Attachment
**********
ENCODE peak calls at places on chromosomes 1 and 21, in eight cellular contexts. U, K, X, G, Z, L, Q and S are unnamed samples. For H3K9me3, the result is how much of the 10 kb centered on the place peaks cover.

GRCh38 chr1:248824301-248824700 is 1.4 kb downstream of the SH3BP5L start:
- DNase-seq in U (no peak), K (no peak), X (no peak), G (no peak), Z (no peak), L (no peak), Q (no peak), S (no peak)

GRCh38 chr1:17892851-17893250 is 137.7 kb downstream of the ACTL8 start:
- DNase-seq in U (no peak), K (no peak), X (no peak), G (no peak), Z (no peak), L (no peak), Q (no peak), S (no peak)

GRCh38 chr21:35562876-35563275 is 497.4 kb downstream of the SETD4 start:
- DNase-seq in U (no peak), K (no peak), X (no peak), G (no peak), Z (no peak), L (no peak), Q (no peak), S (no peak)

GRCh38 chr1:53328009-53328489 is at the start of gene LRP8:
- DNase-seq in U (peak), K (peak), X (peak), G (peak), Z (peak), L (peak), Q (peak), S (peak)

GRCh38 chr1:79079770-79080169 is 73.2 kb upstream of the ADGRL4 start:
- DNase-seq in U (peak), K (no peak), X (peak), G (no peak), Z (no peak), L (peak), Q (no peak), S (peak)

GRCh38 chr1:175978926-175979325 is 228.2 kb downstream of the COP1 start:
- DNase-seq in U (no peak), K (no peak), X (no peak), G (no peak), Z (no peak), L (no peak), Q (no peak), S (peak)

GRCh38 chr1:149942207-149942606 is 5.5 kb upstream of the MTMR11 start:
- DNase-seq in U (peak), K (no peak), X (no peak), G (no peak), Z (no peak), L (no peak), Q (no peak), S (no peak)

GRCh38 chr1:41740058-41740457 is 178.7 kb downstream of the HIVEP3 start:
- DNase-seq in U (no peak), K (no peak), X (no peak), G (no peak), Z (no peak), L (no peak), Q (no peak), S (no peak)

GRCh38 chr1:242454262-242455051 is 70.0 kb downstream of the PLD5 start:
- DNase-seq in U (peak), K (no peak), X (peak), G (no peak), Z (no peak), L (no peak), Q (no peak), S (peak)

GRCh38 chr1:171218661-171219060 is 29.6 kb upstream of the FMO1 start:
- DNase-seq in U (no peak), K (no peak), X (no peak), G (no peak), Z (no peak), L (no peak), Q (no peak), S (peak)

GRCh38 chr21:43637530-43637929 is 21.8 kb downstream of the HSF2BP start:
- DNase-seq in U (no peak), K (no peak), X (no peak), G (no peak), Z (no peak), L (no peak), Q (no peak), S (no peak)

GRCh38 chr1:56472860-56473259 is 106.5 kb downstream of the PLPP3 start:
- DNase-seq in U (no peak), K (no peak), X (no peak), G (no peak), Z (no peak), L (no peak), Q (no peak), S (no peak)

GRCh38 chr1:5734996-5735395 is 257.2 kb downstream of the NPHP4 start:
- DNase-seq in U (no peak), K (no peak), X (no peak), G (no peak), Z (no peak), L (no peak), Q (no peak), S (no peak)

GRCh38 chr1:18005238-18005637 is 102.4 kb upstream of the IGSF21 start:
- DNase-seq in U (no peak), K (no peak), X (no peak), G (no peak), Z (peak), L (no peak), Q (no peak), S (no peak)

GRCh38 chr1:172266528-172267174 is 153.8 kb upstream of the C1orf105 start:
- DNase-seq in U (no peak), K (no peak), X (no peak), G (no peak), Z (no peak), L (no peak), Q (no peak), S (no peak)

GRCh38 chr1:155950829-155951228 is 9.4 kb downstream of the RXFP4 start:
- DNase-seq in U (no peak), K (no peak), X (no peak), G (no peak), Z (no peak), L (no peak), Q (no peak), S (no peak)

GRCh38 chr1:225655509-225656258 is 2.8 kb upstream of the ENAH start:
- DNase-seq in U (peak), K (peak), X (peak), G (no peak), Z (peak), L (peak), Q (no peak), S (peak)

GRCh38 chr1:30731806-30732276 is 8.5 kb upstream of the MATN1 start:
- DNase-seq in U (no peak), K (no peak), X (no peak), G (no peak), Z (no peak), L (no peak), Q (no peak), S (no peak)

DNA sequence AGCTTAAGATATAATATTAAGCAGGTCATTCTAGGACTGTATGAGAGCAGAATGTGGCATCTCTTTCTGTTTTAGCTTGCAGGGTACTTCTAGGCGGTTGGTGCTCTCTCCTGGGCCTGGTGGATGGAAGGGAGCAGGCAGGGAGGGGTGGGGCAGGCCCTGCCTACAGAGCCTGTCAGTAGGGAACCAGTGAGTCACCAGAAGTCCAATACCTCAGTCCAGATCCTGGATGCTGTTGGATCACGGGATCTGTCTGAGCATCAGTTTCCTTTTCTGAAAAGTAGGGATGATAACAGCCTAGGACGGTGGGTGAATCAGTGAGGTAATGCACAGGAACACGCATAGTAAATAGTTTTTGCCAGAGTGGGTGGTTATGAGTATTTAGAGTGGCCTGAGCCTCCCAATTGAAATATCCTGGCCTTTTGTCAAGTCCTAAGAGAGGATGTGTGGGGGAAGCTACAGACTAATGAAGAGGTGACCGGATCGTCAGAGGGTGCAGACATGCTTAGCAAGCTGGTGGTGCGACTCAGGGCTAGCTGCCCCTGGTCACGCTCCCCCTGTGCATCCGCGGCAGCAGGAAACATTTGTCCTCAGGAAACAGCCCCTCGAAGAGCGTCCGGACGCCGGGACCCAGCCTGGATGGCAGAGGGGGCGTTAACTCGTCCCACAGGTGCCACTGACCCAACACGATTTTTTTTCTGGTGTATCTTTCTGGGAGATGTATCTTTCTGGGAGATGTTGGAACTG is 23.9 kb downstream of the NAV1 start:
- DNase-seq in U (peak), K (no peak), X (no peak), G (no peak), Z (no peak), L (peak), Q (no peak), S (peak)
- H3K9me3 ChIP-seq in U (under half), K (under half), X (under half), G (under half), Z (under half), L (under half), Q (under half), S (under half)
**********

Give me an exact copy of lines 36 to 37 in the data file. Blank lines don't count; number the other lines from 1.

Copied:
GRCh38 chr1:30731806-30732276 is 8.5 kb upstream of the MATN1 start:
- DNase-seq in U (no peak), K (no peak), X (no peak), G (no peak), Z (no peak), L (no peak), Q (no peak), S (no peak)